Media Gag Sought in Triple-Slaying Trial


With jury selection starting today for a mother accused in the slayings of three of her four young sons, her defense attorney has asked a judge to order sweeping restrictions on media coverage.

Representing Socorro "Cora" Caro, Assistant Public Defender Jean Farley on Monday requested that reporters be barred from using testimony that would signal the defense's strategy.

"I'm asking that the media refrain from detailing questions we'll be asking witnesses," she told Ventura County Superior Court Judge Donald D. Coleman, explaining that witnesses might alter their responses in court after learning about the trial from news accounts.

While expressing reservations about his authority to restrain the news media, Coleman asked Farley to cite cases that bolster her position. He did not set a date for a ruling.

Farley's unusual request reflects wider fears about the intense media attention the Caro trial is certain to attract. A veteran defense attorney, Farley said she has received as many as 30 phone calls in one day from newspapers and television news shows across the country. She said she no longer answers her office phone and plans to change her extension to keep distraction to a minimum as she prepares for trial.

Coleman said Monday that a Los Angeles TV station has asked to place its cameras in the courtroom--a prospect opposed both by Farley and prosecutor Jim Ellison.

"It has an effect on witnesses and their demeanor in a more significant way than still photographs," Ellison said.

While the dramatic elements of the Caro domestic tragedy may attract viewers, they also could make it difficult to select jurors. Court officials have said they expect to summon as many as 750 prospective jurors before attorneys agree on the 12 who will decide the fate of the 44-year-old woman accused of fatally shooting her sons Joseph, 11, Michael, 7, and Christopher, 5.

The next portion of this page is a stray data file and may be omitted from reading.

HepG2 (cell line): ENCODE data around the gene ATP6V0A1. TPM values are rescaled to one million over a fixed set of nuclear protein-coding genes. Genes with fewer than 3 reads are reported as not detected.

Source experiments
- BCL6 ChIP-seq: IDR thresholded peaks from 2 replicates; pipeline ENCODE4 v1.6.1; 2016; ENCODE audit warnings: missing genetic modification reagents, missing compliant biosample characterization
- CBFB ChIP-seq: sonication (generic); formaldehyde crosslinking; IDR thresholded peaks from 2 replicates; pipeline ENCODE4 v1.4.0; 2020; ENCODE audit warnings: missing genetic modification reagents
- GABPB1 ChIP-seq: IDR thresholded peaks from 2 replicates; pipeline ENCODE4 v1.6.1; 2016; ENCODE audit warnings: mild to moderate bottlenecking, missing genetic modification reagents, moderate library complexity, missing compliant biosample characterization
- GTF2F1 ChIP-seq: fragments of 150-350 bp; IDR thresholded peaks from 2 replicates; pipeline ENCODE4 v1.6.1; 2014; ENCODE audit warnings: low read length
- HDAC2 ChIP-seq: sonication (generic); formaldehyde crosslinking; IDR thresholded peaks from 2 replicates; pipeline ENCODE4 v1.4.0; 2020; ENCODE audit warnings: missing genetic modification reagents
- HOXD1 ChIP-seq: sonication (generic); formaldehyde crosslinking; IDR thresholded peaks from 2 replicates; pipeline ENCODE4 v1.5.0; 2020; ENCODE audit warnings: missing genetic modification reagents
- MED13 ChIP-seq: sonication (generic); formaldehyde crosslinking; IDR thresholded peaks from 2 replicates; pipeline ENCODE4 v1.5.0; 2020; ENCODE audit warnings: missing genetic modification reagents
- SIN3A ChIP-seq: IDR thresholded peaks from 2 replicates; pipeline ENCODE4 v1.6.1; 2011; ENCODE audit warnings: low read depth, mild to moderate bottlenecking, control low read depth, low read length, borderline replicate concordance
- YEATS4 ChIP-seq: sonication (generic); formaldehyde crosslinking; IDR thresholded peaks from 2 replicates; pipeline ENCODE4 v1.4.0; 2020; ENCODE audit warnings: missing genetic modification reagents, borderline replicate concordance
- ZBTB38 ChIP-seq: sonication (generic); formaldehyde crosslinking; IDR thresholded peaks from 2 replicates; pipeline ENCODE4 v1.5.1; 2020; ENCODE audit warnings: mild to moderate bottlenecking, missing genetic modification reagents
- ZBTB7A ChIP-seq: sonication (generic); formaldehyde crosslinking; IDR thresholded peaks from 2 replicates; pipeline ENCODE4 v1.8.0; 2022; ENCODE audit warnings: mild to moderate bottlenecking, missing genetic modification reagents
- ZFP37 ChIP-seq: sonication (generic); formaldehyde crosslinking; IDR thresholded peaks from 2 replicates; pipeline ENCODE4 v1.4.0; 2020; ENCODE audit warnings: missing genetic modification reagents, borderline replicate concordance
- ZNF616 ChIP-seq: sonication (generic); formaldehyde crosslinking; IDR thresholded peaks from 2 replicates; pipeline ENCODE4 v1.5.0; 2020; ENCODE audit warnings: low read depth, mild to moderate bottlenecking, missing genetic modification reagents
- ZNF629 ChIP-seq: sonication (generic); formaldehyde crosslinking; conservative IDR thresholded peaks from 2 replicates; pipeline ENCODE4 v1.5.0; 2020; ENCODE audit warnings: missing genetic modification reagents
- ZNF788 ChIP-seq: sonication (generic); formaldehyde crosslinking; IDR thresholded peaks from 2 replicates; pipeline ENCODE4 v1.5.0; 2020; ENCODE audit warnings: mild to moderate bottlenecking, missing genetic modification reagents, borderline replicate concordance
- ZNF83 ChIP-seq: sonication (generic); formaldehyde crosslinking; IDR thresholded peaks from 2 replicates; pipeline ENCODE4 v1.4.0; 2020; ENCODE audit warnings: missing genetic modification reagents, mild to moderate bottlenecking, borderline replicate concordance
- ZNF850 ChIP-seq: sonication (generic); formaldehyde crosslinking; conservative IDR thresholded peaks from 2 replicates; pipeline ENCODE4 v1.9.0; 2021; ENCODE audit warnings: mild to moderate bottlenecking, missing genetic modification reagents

According to investigators, the children were shot as they slept in the family's million-dollar Mediterranean villa in the Santa Rosa Valley. After their deaths on the night of Nov. 22, 1999, Caro shot herself in the head, police reported. A fourth son, Gabriel, now 3, was unharmed.

At her preliminary hearing, Caro's marriage was depicted as failing. Her husband of 13 years, Xavier, a rheumatologist with a practice in Northridge, was described by Cora Caro's mother as abusive. He has denied that accusation and has filed for divorce.

The defendant's attorneys last year said she suffered from severe depression and has no memory of the night her sons were killed.

The trial could take three to four months. Caro has pleaded not guilty and not guilty by reason of insanity to the charges, for which Ventura County prosecutors are seeking the death penalty.

On Monday, Farley declined to elaborate how witnesses might change their testimony if exposed to articles or broadcasts about the trial.

However, she called herself "a big believer in the 1st Amendment," which guarantees freedom of the press.

Lawyers specializing in 1st Amendment cases were skeptical that any judge would keep journalists from using statements given in open court.

" 'Astounding' and 'bizarre' are the two words that come to mind immediately," said Los Angeles attorney Douglas Mirell. "The 1st Amendment categorically precludes the press from being told what they can or cannot print in advance of publication. It's an established, fundamental, bedrock principle, from the Pentagon Papers, backward and forwards."

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